CHALLENGE AND OPPORTUNITY
Excited-state nanophotonics presents a critical challenge and opportunity as it involves competing degrees of freedom and constraints with coupled electrons, photons, and atomic structures. Properties that emerge from correlations between these atomic, electronic and photonic phenomena determine the intermediate length and time scales that can be exploited in applications ranging from quantum information to photocatalysis, and for the design of novel functional materials with tailored optoelectronic properties.
In particular, electron-photon, electron-electron as well as electron-phonon dynamics and far-from-equilibrium transport are critical to describe ultrafast and excited-state optoelectronic interactions in materials. Therefore, we are working on new and efficient theory methods to calculate arbitrary electron-phonon and electron-optical interactions in a Feynman diagram many-body framework integrated with a nonequilibrium carrier transport method.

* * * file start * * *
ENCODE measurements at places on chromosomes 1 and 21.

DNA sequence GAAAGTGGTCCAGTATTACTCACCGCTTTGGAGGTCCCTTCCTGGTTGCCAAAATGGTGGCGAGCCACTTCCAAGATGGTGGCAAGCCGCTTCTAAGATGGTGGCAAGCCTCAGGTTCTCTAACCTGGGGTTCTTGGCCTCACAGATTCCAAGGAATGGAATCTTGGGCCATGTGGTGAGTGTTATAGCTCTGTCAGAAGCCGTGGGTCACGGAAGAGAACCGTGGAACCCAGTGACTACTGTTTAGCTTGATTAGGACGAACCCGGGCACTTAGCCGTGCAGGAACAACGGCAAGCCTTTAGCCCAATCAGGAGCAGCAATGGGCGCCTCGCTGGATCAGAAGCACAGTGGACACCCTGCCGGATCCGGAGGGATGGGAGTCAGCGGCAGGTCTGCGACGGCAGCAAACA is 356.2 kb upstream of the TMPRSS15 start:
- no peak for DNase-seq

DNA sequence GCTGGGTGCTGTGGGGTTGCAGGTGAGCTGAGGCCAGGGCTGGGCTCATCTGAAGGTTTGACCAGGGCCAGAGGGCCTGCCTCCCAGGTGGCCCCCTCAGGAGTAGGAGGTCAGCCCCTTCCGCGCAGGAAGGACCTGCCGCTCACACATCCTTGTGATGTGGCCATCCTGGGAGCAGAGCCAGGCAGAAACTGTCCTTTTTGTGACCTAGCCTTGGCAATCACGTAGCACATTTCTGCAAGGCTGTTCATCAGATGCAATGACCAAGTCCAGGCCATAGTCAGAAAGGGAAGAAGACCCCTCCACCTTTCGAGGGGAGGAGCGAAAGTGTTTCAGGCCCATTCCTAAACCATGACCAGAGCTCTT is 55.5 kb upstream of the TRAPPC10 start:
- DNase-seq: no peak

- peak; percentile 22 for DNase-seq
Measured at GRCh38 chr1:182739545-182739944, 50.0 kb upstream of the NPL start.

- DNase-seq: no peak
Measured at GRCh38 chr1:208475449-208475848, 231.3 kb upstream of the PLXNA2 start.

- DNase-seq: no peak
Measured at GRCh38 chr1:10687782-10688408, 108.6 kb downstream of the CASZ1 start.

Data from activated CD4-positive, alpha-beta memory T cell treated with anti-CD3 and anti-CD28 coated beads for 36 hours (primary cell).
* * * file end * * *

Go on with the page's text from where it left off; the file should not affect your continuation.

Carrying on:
Specific projects include:
- Quantum simulations of dynamics in 2D and 3D materials using a Wannier-function approach. Here's a recent paper (on arXiv) where we study dynamics and spin-locking in 2D transition metal dichalcogenides.
- Parameter-free descriptions of ultrafast measurements of nanostructures, including temperature-dependent dielectric functions.
- Calculations of defects in materials particularly those that could act as single photon emitters. Here's a recent paper (on arXiv) where we predict and in collaboration with experimental colleagues verify the Pb-related defects in diamond.